• Elizabeth Fry (USA), IMSHOF Honour Swimmer

  • Vojislav Mijić (Serbia), IMSHOF Honour Swimmer

  • James Anderson (USA), IMSHOF Honour Administrator

  • Dr. Jane Katz (USA), IMSHOF Honour Administrator

  • Indonesian Swimming Federation Open Water Committee (Indonesia), IMSHOF Honour Organisation

  • Melissa Cunningham (Australia), Irving Davids – Captain Roger Wheeler Award by the International Swimming Hall of Fame and IMSHOF Honour Swimmer

  • Sandra Bucha (USA), ISHOF Honor Open Water Swimmer and IMSHOF Honour Swimmer

  • Jon Erikson (USA), ISHOF Honor Open Water Swimmer and IMSHOF Honour Swimmer [represented by Sandra Bucha]

6:30

PM


International Swimming Hall of Fame (ISHOF) Introduction Video.
Welcome speech by host Shelley Taylor-Smith (Australia)

6:45

PM


Dinner

7:30

PM


International Swimming Hall of Fame (ISHOF)
Induction Ceremonies and Dinner with host Shelley Taylor-Smith (Australia)

Recognition of International Swimming Hall of Fame honorees:

  • Mercedes Gleitze (England)
    ISHOF Honor Pioneer Swimmer and IMSHOF Honour Swimmer
    [represented by daughter Doloranda Pember]

  • Dale Petranech (USA)
    ISHOF Honor Contributer and IMSHOF Honour Administrator

  • Claudio Plit (Argentina)
    ISHOF Honor Open Water Swimmer and IMSHOF Honour Swimmer
    [represented by Shelley Taylor-Smith]

  • Judith van Berkel-de Nijs (Netherlands)
    ISHOF Honor Open Water Swimmer and IMSHOF Honour Swimmer
    [represented by Niek Kloots]

  • George Young (Canada)
    ISHOF Honor Pioneer Swimmer and IMSHOF Honour Swimmer
    [represented by the Catalina Channel Swimming Federation]

  • David Yudovin (USA)
    ISHOF Honor Open Water Swimmer and IMSHOF Honour Swimmer


Sunday, 21 September

9:00

AM


Registration and coffee at Mount Stuart House, Isle of Bute, Scotland

10:00

AM


Nuala Moore (Ireland) on The Mindset of 1000m at 0ºC

10:20

AM


Admiral Konstantin Sidenko (Russia)’s Bering Strait Swim Chukotka - Alaska in 2013 [film]

10:40

AM


Ned Denison (Ireland) on Swimming The World

11:00

AM


Bruckner Chase (USA)’s Blue Journey-Amerika Samoa
Stronger Together: The Waterman’s Way
[film]

11:20

AM


Rok Kerin (Slovenia) on Lifestyle Benefits From Open Water Swimming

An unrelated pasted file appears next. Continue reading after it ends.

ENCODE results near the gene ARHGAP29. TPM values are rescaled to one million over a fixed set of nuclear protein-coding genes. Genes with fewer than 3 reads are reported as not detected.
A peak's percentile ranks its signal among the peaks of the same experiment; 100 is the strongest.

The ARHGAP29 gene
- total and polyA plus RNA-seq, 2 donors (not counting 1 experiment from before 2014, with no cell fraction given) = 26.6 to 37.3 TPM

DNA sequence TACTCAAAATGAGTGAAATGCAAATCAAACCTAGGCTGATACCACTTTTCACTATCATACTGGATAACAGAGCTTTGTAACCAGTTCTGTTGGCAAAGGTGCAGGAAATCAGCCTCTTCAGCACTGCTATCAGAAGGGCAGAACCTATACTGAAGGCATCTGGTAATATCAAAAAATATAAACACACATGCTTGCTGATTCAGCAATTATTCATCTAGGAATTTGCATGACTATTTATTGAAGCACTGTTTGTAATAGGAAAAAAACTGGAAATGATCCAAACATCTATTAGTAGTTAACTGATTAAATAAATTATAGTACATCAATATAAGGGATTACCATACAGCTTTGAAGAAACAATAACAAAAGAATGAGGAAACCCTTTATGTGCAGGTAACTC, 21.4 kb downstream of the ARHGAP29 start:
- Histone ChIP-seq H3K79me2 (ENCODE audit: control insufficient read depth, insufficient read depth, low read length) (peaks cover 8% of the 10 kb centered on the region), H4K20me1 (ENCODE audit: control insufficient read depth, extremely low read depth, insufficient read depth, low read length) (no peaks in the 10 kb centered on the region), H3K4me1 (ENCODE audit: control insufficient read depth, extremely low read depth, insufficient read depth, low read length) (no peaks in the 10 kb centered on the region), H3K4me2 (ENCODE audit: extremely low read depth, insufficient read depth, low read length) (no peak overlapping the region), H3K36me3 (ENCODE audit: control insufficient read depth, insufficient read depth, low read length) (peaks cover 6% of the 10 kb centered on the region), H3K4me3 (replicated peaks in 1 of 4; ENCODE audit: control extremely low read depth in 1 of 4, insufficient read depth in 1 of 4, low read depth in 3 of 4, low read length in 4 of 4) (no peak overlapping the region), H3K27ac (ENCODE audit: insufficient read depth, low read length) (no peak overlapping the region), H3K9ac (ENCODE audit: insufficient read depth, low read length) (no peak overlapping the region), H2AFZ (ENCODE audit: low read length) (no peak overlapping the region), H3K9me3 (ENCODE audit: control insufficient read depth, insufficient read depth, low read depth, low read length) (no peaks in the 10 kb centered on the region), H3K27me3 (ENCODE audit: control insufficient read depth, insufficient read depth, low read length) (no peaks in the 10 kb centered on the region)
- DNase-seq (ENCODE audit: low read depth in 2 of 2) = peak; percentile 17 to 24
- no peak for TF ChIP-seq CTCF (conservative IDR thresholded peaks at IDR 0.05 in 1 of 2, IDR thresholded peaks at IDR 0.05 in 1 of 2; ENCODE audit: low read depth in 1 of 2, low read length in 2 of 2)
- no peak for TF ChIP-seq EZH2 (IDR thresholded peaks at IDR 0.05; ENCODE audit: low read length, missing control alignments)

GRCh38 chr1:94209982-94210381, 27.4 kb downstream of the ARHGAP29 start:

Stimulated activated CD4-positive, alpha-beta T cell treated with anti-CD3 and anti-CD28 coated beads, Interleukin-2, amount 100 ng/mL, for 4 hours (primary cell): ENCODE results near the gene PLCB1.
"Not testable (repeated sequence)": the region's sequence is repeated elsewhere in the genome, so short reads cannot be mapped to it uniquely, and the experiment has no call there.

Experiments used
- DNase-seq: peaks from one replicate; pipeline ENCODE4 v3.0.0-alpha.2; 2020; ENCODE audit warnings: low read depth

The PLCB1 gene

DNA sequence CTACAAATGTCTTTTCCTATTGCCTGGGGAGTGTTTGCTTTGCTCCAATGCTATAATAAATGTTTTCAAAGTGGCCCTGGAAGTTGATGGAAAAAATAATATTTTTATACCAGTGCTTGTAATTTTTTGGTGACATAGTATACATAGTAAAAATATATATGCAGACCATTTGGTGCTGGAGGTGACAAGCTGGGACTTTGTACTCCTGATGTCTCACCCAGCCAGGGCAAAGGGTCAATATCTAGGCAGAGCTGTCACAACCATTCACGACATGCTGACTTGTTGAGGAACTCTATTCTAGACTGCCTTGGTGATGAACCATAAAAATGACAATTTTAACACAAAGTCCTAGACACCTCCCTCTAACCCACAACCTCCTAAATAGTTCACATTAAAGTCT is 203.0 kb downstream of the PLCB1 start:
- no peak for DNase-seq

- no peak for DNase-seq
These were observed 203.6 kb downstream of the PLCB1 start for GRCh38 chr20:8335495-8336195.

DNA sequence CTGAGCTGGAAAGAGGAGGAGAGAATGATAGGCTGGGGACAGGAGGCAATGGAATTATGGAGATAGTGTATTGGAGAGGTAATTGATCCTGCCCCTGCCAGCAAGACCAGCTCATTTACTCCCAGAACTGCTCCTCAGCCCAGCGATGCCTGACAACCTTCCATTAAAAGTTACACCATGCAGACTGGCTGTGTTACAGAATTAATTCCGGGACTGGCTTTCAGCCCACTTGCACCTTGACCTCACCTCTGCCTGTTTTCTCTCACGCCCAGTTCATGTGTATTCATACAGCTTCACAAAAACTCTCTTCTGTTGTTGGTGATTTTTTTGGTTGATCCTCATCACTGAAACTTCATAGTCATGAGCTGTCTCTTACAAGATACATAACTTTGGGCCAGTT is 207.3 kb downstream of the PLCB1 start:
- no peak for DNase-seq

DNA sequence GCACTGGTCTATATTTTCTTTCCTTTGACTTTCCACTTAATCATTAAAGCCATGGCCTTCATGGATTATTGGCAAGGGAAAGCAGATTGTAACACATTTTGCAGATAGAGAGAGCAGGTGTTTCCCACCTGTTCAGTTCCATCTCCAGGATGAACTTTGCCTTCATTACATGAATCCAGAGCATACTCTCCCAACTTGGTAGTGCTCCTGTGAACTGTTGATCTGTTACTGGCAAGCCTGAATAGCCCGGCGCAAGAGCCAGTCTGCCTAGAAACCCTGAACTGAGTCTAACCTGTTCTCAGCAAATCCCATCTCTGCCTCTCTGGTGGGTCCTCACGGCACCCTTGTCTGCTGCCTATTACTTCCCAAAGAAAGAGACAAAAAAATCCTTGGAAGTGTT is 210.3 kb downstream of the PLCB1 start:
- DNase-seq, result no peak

12:00

PM


Survey distribution and group photo-taking

2:00

PM


Swim at Stravvana Bay, Isle of Bute






CLICK HERE TO REGISTER FOR THE CONFERENCE

The Global Open Water Swimming Conference is a conference on the sport of open water swimming, marathon swimming and swimming during triathlons and multi-sport endurance events.

The conference which has been attended by enthusiasts and luminaries from 6 continents, is devoted to providing information about the latest trends, race tactics, training techniques, equipment, psychological preparation, race organization and safety practices used in the sports of open water swimming, marathon swimming and triathlons.

The conference's mission is to provide opportunities to listen and meet many of the world's most foremost experts in open water swimming, and to meet and discuss the sport among swimmers, coaches, administrators, event organizers, sponsors, vendors, officials, escort pilots, and volunteers from kayakers to safety personnel.

Dozens of presentations at the 2014 Conference at the Mount Stuart House cover numerous aspects of the vast and growing world of open water swimming where attendees can learn and share the latest trends, race tactics, training modalities, swimming techniques, equipment, race organization, logistics, operations, and safety practices for open water swimming as a solo swimmer, competitive athlete, fitness swimmer, masters swimmer, triathlete, multi-sport athlete, administrator, race promoter, sponsor or referee.